7 alternatives to Subaru’s $65K STI S209

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Subaru S209 Subaru

Earlier this week Subaru announced pricing for the forthcoming STI S209 sports car, the first of the legendary S-line performance vehicles to be sold stateside.

You might wanna sit down for this: MSRP for the limited-edition vehicle will be just shy of $65,000. That’s before the inevitable dealer mark-ups that seem to be part and parcel with any vehicle garnering a following any bit north of ambivalent.

I know what you’re thinking. “My neighbor’s delinquent son Derek is always bragging about his STI, how could he possibly afford one at this price point?” Well, Derek is almost certainly bragging about a normie STI, which stickers for roughly half of what this S209 will cost, pre-dealer gouging.

Subaru S209
Subaru

The S209 is part of a vaunted lineage of Japan-only, S-line Subarus that forms the upper echelon of tuner performance. It boasts 341 horsepower from a turbocharged 2.5-liter boxer engine, special lightweight BBS forged alloy wheels (in gold, of course), and reworked body components to boost aerodynamic and cooling performance.

Worth it? Depends who you ask. The car is sure to be a corker, and it’s neat to see Subaru appease what has, until now, been fruitless longing across the Pacific.

But it doesn’t matter. Subaru will sell all of them. The auto industry has proved receptive to limited-edition, ultra-halo cars like this. There’s enough Subaru fanboys out there with money from their latest “disruption” to pluck each and every one of these off the market, markup be damned.

We won’t attempt to dissuade you from buying the S209. If you’ve got a spot in line for an S209, you’re a customer who knows their own mind. In an automotive world fraught with ambivalence, here’s to you. We’re just helping you keep your head on a swivel.

If you remain open to persuasion and are reading this, $65K wad of cash in hand, wondering whether you too should spring for the über-ru, here are seven alternatives.

2020 Corvette C8

2020 Chevrolet Corvette Stingray
GM

Yep—that C8. For S209 money, you can get a mid-engined, V-8 powered car. You’ll be missing some of the tastiest features, (plus, thanks to the UAW strike, there’s no telling when it will finally arrive), but it cannot be overstated how much car the C8 Corvette is, even in base 1LT trim. You’ll get dual-zone climate control, keyless access, LED lighting, and more. Did we mention the LT2 V-8? The one behind you? The 1LT C8 Corvette starts at just $59,995, so there’s even room to add a few options. The Z51 Performance Package costs just $5000, and although it doesn’t come with the sublime Magnetic Selective Ride Control, it still adds considerable mechanical gains to a car that should already lay waste to the S209 on track.

2019 BMW M2 Competition

M2 Comp
BMW

The BMW M2 Competition features a 405-hp, twin-turbo 3.0-liter straight-six capable of lighting off the rear tires at any moment. It’s a handful of a car, but when tamed, it can be a corker. Whereas BMW used to be the final word in balance and handling, recent generations of BMWs have offered a different, more power-focused solution to on-track pace. With only necessary options, this car comes in just under $65K.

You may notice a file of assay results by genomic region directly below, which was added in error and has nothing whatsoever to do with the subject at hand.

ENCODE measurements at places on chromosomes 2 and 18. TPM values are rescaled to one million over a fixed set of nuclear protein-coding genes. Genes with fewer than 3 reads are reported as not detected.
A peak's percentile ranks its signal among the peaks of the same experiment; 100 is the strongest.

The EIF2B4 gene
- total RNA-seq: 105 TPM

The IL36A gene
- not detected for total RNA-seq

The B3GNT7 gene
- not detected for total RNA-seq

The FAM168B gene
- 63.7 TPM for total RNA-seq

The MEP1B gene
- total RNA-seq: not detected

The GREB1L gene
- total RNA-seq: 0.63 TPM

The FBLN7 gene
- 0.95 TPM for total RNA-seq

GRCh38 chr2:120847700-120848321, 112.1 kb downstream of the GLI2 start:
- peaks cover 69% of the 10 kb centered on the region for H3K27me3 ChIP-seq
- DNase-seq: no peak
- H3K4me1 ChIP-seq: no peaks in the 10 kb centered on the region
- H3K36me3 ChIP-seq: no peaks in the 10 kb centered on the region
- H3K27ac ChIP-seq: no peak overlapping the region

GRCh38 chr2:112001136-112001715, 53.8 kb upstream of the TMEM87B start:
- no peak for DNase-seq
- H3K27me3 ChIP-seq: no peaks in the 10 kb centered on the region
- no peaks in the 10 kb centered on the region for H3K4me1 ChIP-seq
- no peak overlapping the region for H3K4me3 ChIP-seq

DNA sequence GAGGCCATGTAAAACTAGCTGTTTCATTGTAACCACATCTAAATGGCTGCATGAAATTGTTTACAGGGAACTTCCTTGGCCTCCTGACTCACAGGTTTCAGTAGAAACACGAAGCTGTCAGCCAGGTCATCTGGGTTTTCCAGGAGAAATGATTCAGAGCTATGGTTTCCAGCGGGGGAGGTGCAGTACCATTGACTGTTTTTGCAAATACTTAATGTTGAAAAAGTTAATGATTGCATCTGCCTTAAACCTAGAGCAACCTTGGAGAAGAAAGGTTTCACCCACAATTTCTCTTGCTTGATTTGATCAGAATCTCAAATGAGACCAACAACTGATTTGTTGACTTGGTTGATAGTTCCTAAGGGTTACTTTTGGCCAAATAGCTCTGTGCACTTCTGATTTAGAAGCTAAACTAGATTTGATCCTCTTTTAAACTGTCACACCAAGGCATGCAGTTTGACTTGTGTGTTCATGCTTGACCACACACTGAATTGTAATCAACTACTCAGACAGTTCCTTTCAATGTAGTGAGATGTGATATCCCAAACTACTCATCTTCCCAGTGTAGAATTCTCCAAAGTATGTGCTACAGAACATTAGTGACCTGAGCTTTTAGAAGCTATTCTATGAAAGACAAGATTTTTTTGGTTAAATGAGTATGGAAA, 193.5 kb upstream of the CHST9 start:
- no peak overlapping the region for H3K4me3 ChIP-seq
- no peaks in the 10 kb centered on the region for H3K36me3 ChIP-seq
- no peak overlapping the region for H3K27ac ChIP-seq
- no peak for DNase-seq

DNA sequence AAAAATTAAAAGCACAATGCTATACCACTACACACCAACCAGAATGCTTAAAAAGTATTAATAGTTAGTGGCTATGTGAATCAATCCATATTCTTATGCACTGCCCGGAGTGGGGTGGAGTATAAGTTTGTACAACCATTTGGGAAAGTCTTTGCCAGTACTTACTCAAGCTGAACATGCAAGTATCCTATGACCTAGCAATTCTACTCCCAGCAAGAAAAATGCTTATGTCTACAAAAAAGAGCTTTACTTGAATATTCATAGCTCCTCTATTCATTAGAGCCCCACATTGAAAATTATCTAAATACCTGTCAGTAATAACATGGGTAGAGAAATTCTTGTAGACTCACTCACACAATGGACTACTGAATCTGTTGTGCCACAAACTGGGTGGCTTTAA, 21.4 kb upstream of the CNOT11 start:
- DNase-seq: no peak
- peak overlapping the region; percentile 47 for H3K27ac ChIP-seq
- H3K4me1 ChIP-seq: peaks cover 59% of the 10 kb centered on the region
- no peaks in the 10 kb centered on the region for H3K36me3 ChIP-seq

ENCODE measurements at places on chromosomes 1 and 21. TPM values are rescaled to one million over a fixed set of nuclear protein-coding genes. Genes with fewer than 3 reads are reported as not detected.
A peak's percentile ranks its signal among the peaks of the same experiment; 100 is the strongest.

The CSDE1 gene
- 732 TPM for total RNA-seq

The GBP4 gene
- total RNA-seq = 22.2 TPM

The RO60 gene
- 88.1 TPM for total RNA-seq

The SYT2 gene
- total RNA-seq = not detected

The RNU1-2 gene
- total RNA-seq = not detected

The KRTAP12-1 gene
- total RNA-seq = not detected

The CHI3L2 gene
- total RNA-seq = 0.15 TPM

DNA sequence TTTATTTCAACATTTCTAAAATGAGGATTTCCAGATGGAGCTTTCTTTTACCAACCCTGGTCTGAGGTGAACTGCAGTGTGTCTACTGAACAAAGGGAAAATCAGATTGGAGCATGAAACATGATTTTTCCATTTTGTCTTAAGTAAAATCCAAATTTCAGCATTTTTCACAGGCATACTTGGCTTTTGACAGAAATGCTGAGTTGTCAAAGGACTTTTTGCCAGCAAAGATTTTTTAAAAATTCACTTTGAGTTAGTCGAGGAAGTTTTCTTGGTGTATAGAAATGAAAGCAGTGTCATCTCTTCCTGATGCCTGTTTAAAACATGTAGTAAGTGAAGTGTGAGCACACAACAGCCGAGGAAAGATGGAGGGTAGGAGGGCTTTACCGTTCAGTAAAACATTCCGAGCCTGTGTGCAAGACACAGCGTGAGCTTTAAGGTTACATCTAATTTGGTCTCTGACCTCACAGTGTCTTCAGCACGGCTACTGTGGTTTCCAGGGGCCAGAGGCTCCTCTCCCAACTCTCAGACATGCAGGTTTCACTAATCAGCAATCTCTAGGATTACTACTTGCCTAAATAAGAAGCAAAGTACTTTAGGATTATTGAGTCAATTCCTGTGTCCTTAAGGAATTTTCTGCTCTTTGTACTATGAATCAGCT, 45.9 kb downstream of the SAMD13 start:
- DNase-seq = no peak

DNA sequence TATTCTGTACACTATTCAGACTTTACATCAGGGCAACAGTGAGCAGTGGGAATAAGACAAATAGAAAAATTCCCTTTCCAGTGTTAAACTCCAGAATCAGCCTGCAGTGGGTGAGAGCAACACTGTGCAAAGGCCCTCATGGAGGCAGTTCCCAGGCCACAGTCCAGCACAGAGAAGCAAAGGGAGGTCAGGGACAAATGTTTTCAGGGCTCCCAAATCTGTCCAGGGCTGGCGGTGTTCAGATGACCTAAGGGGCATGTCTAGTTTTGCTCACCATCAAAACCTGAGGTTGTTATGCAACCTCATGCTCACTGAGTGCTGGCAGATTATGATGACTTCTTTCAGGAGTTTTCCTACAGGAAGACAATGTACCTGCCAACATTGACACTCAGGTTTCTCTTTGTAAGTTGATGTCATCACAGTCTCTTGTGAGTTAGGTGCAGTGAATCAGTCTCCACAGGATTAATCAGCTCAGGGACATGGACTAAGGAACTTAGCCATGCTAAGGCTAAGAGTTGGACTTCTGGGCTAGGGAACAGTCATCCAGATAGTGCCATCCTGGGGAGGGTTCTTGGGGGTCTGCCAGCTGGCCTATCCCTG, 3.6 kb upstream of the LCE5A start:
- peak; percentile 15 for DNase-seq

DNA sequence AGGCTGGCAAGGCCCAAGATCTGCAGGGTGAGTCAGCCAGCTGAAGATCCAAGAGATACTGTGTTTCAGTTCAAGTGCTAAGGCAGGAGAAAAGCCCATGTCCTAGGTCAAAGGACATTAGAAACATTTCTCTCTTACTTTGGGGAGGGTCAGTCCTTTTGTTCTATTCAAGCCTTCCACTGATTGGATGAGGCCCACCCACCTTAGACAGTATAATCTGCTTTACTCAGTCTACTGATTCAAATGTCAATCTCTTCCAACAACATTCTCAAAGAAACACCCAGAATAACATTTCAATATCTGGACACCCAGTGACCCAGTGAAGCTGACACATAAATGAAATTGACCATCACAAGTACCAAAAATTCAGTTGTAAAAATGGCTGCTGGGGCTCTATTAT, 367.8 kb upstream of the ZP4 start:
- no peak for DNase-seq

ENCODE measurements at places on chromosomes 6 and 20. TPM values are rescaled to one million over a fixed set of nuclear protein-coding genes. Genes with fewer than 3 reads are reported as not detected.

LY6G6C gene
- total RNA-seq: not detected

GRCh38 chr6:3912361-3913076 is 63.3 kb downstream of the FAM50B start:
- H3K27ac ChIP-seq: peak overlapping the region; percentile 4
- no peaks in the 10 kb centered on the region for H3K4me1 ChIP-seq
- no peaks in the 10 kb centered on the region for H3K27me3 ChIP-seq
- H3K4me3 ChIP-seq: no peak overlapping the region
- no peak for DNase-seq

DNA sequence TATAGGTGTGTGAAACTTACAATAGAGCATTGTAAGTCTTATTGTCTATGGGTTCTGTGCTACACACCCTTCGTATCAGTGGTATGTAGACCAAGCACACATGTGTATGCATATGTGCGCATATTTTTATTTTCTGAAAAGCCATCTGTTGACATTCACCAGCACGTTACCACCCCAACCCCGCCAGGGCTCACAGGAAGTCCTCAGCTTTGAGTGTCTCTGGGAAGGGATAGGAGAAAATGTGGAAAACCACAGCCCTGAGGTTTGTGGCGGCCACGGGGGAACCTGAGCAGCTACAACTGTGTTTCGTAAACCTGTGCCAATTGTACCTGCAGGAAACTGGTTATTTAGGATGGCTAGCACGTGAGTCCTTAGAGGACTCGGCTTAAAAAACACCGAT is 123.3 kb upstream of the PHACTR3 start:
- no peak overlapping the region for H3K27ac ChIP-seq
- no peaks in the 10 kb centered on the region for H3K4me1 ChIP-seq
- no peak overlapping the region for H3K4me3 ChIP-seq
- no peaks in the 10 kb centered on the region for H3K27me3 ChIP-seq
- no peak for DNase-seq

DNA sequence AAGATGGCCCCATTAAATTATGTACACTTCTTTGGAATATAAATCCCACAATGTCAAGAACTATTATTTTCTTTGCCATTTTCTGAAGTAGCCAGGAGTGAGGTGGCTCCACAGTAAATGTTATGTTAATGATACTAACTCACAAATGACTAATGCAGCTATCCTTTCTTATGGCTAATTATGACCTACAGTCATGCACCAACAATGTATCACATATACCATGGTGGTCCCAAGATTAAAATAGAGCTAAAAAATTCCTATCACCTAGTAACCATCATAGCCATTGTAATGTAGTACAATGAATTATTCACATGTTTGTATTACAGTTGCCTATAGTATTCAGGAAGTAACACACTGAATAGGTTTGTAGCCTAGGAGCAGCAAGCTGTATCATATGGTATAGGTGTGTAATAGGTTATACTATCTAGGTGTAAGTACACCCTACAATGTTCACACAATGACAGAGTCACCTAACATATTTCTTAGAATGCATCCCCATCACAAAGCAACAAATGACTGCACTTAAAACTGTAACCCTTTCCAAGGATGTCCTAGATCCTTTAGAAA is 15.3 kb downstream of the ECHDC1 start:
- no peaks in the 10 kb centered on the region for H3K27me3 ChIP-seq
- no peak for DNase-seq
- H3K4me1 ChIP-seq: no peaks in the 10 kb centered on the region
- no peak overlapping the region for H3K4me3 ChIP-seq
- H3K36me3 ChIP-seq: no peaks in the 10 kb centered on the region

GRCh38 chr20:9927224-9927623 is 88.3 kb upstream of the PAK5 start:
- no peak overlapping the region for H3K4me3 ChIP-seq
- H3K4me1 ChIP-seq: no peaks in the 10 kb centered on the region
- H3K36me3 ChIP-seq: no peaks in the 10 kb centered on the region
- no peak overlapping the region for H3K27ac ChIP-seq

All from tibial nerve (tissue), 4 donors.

2020 Camaro SS 1LE

Chevy SS 1LE
GM

If the M2 Competition is now a blunt object for track warfare, consider the Camaro SS 1LE a scalpel—albeit a large one. The 1LE track package is the perfect add-on to an already athletic car to keep track performance high and running costs (relatively) low. Not to mention, a modestly-optioned SS 1LE is going to cost right around $45K, meaning you’ve got money to blow on track days, extra tires, and a vacation or two.

2020 Toyota Supra

2020 Toyota Supra
Toyota

If you’re bent on a ride from the Land of the Rising Sun, perhaps a Supra will be more to your liking… or maybe it won’t, because it’s not from Japan any more than I’m from Seattle because I wear a mesh Patagonia trucker hat to work sometimes. Still, at around 54-large, the car comes in well under the S209’s $65K and is brilliant on- and off-track.

2019 Shelby GT350

Ford Shelby GT350
Ford

Amidst the pantheon of compelling engines, the 5.2-liter, flat-plane-crank Voodoo V-8 stuffed into Ford’s Shelby GT350 reigns supreme. Revving to an operatic 8250-rpm redline, it never seems to run out of huff or shout. Option-free it squeaks in just north of $61,000, and with the technology package (the goldilocks package in most Blue Oval offerings), you’re still shy of $64K. Drop a gear and let it scream.

2018 Audi RS3

Audi RS3
Audi

If the S209’s rally lineage is the big appeal, the Audi RS3 might be the Kolsch-soaked remedy. The RS3 is snorty, wicked fast, and with the right options, a riot to drive. Go cheap with the interior and exterior bits—modest paint, stock interior fittings (which are quite good to start) and then check the everliving out of the Dynamic Package. It brings the RS3’s bulldog-like reverse-staggered wheel setup, with 255/30 fronts and 235/35 rears. With a little cash to spare, you can tick the box for the Technology package, bringing Audi’s amazing Virtual Cockpit instrument cluster.

Mazda Miata MX-5 Cup

Mazda MX5 Cup Car
Mazda

This is the only real answer. You threw rationale out the window long ago—you’re considering a $65,000 Subaru STI, dude

Now that we’ve addressed the elephant in the room, go get a Cup car. They’re absolutely brilliant to drive, able to teach you more than you claim to know about pace on track, and we know the S209 wasn’t going to be your only car anyways. You can buy a fully-prepped, brand new MX-5 Cup car for less than $60K, meaning the leftover change could be used to enter a race or two.

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